In a bid to meet India’s commitment to exceed its Paris agreement climate targets, the Union Minister of Power recently introduced the Energy Conservation (Amendment) Bill 2022 in Rajya Sabha.

 

Details

The Bill proposes to amend the Electricity Conservation Act 2001 (last amended in 2010), to introduce changes such as incentivising the use of clean energy by issuing carbon saving certificates.

 

About the Energy Conservation Act, 2001

  • It empowers the Centre to specify norms and standards of energy efficiency for appliances, industrial equipment and buildings.
  • It established the Bureau of Energy Efficiency (BEE) and the 2010 amendment extended the tenure of the Director General of the BEE from 3 to 5 years.
  • According to the Act, the Centre can issue energy savings certificates to those industries which consume less than allotted energy and can be sold to those who consume more – providing for a framework for energy trading.
  • The Act allows the Centre to prohibit the manufacture, sale, purchase or import of any particular equipment unless it conforms to specified norms.
  • In case of any violations, each offence shall attract a penalty of Rs 10 lakh. Consumers will be penalised according to their excess consumption.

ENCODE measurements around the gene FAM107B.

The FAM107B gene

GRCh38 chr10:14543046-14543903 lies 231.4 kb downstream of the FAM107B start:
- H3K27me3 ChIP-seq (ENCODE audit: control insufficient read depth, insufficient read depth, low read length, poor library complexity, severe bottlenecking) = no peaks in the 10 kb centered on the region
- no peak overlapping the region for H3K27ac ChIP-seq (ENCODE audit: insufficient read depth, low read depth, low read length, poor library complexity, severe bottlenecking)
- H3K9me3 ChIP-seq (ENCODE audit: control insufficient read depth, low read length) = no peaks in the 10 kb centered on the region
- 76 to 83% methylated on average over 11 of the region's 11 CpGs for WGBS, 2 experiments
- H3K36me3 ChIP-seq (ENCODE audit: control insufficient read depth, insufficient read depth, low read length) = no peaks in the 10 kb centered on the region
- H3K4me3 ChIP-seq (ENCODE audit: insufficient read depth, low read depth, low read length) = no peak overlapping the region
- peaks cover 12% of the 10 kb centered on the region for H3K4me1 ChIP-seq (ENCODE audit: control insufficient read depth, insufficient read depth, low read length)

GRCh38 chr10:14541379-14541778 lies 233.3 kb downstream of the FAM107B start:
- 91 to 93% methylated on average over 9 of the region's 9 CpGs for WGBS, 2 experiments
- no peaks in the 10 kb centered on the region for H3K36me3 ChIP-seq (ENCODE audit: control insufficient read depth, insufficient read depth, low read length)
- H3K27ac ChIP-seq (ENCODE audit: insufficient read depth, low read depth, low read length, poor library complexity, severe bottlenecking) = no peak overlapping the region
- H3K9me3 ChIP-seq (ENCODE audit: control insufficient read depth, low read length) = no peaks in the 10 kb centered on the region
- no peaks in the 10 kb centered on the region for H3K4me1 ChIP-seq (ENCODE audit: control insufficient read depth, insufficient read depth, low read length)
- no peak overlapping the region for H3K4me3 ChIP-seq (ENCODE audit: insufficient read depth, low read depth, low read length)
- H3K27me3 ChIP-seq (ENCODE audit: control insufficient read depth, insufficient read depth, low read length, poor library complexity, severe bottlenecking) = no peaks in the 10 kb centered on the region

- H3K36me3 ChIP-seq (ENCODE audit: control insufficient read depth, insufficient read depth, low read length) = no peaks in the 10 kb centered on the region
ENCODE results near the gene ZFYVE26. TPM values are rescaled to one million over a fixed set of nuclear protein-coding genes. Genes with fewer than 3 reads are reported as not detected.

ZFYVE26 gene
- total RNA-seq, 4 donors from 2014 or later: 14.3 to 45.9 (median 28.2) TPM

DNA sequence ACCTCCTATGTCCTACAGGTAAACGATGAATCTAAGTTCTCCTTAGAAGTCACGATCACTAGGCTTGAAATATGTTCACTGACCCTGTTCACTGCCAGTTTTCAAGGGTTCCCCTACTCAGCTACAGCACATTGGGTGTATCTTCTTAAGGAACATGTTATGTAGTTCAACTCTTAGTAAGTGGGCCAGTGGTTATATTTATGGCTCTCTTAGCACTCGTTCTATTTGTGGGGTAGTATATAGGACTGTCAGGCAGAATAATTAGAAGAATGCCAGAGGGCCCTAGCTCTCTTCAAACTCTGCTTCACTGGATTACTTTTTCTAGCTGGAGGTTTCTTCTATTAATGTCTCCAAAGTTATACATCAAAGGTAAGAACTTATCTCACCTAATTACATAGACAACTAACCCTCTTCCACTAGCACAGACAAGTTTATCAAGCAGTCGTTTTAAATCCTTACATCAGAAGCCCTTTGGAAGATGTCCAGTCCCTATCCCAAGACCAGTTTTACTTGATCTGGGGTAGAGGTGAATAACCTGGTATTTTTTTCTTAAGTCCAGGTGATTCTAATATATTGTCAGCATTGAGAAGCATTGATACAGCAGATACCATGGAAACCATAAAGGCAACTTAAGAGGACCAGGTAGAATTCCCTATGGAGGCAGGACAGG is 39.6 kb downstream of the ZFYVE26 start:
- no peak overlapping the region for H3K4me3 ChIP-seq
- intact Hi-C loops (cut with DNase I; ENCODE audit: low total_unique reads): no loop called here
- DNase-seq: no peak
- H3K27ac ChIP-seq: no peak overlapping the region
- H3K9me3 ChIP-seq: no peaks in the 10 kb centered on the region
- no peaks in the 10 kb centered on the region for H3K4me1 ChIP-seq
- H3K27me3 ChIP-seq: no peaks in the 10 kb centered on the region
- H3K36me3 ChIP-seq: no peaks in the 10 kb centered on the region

• Any appeals against any such order will be heard by the appellate tribunal established under the Electricity Act, 2003.

 

The Energy Conservation (Amendment) Bill 2022

  • Changes proposed —
      • Defining the minimum share of renewable energy to be consumed by industrial units or any establishment.
      • Issuing carbon saving certificates to incentivise efforts to use clean energy.
      • Strengthening institutions such as the BEE. For example, the bill amends the composition of the governing council of BEE.
      • Facilitating the promotion of green Hydrogen as an alternative to the fossil fuels used by industries.
      • To specify a carbon credit trading scheme for the use of clean energy to lure the private sector to climate action.
      • Carbon credit implies a tradeable permit to produce a specified amount of carbon dioxide or other greenhouse emissions.
      • New energy conservation code for buildings — For example, including larger residential buildings under energy conservation standards, instead of only large industries and their buildings under the old code.
  • Main objective of these proposed amendments —
      • To increase Indias demand for renewable energy, thereby reducing the nation’s carbon emissions and hence address climate change.
      • To develop India’s Carbon market and boost the adoption of clean technology.
      • To meet its Nationally Determined Contributions (NDCs), as mentioned in the Paris Climate Agreement, before its 2030 target date.
  • Key issues —
      • Carbon credit trading aims to reduce carbon emissions. The question is whether the Ministry of Power or the Ministry of Environment is the appropriate Ministry to regulate this scheme.
      • The same activity may be qualified for renewable energy, energy savings and carbon credit certificates. The bill makes no mention of whether these certificates will be interchangeable.
      • Certain non-fossil energy use obligations must be met by designated users. Consumers may not have a choice in the energy mix due to the limited competition among distribution companies in any area.